Simon Bolivar | 10 Facts On The Famous South American Leader

Simon Bolivar | 10 Facts On The Famous South American Leader

 

Known as El Libertador (The Liberator), Simon Bolivar was a Venezuelan military and political leader who is renowned for playing the leading role in many Latin American countries achieving independence. Born in a wealthy aristocratic family, Bolivar lost his parents when he was young. He married at the young age of 18 but lost his wife to disease within a year, an event which proved to be a turning point in his life and pushed him toward the independence movements taking place in South America. Though Bolivar was able to establish Gran Colombia; which included the territories of present-day Colombia, Venezuela, Ecuador, Panama and Peru; his dream of a united South America ultimately failed with its regions becoming sovereign states. Know about the family, life, military career and death of Simon Bolivar through these 10 interesting facts.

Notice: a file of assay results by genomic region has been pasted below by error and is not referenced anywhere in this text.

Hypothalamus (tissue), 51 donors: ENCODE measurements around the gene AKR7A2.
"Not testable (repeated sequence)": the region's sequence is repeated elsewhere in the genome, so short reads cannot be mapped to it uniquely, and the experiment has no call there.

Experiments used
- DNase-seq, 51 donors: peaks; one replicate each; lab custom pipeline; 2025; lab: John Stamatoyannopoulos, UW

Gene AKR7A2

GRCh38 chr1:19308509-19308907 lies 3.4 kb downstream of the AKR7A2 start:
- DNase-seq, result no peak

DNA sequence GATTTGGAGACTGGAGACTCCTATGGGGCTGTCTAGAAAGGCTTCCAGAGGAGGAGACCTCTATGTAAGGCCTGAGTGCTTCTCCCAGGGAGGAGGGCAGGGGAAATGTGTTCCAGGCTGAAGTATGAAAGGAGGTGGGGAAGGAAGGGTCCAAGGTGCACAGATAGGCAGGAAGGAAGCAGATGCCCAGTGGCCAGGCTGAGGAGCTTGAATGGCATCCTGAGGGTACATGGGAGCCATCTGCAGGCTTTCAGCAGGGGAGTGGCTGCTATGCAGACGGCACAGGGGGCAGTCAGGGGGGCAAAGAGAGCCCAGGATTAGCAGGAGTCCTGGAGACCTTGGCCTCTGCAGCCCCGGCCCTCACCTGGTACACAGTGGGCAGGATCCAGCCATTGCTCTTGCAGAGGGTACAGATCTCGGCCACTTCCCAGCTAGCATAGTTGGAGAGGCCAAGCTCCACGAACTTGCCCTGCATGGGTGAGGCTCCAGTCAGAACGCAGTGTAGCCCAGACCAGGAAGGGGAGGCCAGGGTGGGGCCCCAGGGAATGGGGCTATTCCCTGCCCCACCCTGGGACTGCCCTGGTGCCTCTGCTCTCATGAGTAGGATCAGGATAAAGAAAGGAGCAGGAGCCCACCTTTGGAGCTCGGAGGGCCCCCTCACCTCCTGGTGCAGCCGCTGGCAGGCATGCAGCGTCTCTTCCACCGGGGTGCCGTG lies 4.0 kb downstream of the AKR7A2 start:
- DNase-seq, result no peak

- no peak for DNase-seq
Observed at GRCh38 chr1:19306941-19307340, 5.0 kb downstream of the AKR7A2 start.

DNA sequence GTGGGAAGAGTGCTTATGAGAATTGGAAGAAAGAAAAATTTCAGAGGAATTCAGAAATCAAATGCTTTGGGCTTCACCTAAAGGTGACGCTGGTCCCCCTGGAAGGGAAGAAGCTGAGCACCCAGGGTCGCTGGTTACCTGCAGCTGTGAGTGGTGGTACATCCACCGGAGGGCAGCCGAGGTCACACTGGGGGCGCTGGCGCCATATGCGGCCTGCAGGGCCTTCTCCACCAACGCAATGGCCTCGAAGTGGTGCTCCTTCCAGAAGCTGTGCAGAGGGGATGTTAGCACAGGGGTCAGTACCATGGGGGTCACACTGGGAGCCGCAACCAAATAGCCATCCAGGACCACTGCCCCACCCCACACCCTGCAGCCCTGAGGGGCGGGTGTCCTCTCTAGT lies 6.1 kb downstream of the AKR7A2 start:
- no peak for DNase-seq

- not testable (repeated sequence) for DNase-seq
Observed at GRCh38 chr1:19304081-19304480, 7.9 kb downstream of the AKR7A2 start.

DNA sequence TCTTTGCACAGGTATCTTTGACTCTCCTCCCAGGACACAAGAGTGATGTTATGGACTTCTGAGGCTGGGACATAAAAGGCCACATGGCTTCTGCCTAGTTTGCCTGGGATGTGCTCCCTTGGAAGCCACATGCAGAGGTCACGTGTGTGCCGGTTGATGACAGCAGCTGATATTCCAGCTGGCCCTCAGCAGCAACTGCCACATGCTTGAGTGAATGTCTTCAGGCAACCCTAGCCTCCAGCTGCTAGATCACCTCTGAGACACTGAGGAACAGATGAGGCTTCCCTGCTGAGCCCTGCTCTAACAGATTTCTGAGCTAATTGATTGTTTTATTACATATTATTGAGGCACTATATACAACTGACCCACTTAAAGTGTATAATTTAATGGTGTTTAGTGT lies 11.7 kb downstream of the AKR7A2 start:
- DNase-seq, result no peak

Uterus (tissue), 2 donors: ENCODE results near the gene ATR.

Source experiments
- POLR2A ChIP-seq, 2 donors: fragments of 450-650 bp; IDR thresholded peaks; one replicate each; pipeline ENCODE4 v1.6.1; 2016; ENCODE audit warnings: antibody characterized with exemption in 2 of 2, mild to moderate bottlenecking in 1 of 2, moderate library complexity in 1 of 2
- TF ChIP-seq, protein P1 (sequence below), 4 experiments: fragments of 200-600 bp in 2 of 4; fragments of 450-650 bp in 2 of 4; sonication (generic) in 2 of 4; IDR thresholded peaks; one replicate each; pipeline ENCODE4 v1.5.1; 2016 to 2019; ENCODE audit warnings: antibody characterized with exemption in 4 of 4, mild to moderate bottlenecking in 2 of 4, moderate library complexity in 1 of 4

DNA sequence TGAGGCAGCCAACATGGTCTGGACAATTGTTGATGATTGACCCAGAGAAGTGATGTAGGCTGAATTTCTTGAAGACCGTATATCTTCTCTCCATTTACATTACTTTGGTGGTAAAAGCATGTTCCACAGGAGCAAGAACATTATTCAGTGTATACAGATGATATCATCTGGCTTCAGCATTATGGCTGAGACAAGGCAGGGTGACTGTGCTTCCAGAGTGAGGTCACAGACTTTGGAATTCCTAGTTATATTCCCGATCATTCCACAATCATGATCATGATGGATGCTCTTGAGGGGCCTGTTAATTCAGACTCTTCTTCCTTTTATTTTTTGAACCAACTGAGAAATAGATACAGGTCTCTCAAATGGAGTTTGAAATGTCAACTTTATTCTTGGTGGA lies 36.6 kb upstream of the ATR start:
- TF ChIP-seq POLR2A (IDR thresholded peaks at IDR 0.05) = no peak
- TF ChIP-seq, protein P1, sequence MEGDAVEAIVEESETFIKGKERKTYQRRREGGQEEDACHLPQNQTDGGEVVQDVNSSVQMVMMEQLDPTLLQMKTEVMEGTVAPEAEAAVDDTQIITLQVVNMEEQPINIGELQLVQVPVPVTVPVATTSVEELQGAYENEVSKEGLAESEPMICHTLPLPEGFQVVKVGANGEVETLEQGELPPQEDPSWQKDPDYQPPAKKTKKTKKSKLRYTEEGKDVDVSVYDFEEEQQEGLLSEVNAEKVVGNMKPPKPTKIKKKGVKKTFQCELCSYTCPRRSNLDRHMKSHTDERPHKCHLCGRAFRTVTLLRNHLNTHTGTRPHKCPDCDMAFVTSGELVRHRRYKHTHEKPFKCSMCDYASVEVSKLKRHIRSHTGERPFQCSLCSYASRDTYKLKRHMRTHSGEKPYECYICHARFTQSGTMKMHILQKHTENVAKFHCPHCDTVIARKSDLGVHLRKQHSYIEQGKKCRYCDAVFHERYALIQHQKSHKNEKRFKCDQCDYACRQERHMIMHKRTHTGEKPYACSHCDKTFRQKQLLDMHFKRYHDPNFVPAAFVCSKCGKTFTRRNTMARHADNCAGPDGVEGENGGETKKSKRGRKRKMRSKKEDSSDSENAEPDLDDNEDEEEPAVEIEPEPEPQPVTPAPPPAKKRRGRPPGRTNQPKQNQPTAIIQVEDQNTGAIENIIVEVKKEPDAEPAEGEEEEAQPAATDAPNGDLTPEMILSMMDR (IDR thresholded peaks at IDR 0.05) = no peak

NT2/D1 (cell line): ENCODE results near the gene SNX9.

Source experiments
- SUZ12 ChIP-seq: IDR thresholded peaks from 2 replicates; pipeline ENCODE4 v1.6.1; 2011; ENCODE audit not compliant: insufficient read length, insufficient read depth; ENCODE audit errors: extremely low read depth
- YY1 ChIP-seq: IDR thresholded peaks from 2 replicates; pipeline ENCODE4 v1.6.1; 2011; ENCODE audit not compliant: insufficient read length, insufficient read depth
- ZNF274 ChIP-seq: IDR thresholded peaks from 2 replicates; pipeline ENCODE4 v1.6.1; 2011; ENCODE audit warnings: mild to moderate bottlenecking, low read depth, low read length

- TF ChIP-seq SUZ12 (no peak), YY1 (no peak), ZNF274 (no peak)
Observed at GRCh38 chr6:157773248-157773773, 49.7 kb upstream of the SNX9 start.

#1 He devoted his fortune to the revolutionary wars in South America

Portrait of Juan Vicente Bolivar y Ponte

Portrait of Juan Vicente Bolivar y Ponte – Father of Simon Bolivar

Simón José Antonio de la Santísima Trinidad Bolívar y Palacios was born on 24th July 1783 in the present capital city of Venezuela, Caracas. He was the second son and fourth child of Don Juan Vicente Bolívar y Ponte and his wife Maria de la Concepción Palacios y Blanco. His father was a militia colonel. The Bolivar family was a wealthy, aristocratic family with Spanish ancestry, which had settled in Venezuela in the 16th century. American families with confirmed European ancestry were called Creole. Majority of the family’s wealth came from silver, gold, and copper mines. Simon Bolivar ultimately devoted his fortune to the wars of independence in South America and from being among the richest in the region ended in poverty by the time he died.